In Creed II, Ivan Drago returns to the screen a broken man who lost everything when he fell to Rocky. Stripped of his prestige and abandoned by his wife and friends, Drago has spent the intervening decades raising his son and training him to be an even more ferocious fighter than his father ever was. Ivan is destitute and desperate to regain his stature and to provide for his son the glory that was denied to him. His son Viktor (Florian Munteanu) is a unique villain in the series because he isn’t fighting to achieve anything for himself – he seems more interested in living up to his father’s expectations and helping him to reclaim his old glory.  

For Creed II, Stallone and his co-writer Juel Taylor offer a rich, compelling dynamic between the Dragos – Viktor feels his father was unfairly punished for simply losing a boxing match and wants to avenge his father’s loss, which links him with Adonis. Both lost their fathers in some way to the other’s mentor – Ivan killed Apollo, while Viktor lost Ivan to his obsession with Rocky and the life of comfort and acclaim that was taken from him. There’s also a very human tension between the Dragos, as Ivan openly pines for his old Good Life, and Viktor is frustrated by his father’s desire to return to the world that so casually threw him away. But the Drago’s live in poverty and squalor, they share a small one bedroom apartment where Viktor has to sleep on the couch, they work during the day and fight at night. What father doesn’t want his son to have a measure of comfort and for his talents to be recognized and celebrated on as large a stage as possible? To call Ivan two dimensional in Rocky IV would be a stretch, the Ivan of Creed II is a surprisingly complex person, not exactly ever heroic, but far from evil. By the same token, Viktor is shown to be both a fierce competitor and an overwhelmed child, sometimes in the same scene.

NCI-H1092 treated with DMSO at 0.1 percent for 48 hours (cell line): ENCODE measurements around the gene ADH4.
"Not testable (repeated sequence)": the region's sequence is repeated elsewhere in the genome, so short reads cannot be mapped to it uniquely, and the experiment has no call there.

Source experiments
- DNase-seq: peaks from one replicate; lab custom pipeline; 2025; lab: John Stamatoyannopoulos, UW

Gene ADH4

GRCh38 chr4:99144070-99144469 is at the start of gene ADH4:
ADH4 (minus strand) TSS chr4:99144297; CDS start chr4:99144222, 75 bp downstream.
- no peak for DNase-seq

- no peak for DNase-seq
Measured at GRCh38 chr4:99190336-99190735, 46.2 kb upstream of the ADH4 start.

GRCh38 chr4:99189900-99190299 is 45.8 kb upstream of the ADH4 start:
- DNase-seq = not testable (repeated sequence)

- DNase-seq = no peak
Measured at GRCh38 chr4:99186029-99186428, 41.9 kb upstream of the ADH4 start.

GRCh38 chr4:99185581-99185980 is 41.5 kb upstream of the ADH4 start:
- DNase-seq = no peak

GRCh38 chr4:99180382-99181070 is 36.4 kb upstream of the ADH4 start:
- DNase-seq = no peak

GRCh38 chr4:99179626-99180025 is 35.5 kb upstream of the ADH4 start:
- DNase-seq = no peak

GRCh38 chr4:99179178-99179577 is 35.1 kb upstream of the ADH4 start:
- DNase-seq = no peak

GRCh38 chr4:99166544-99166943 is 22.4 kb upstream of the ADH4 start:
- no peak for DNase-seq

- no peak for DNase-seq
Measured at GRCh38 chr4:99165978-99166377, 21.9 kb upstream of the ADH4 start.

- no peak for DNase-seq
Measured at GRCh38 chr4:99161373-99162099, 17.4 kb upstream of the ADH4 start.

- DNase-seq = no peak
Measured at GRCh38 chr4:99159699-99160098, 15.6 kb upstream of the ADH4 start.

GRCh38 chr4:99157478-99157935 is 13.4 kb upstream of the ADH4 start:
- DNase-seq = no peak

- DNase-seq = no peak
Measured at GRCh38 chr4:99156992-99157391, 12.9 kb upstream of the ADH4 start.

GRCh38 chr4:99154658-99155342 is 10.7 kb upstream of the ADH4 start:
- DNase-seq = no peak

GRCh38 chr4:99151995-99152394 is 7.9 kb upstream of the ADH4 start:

The result is a final match where the audience finds itself sympathetic to both fighters; this tension gives the climax of Creed II a tension and emotional ambiguity that is unique to the series. While we want to see Adonis win, we’re not sure we want to see Viktor lose. In Rocky IV, Rocky knows that Apollo can’t beat Ivan, but he doesn’t throw in the towel because his best friend doesn’t want to suffer the public humiliation of losing a fight by forfeit. It’s a decision that haunts both Rocky and the series from that point on; it’s the characters largest failure and greatest regret. In Creed II Ivan is able to do for his son what Rocky couldn’t for his best friend. He recognizes that his son is going to lose to Adonis, but is too proud and determined to stay down, so he ends the fight. This is another remarkable moment for Stallone to not only allow to happen but to actively take part in writing, the man who used to need to be the best at everything allows his (arguably) greatest opponent to do what he could not.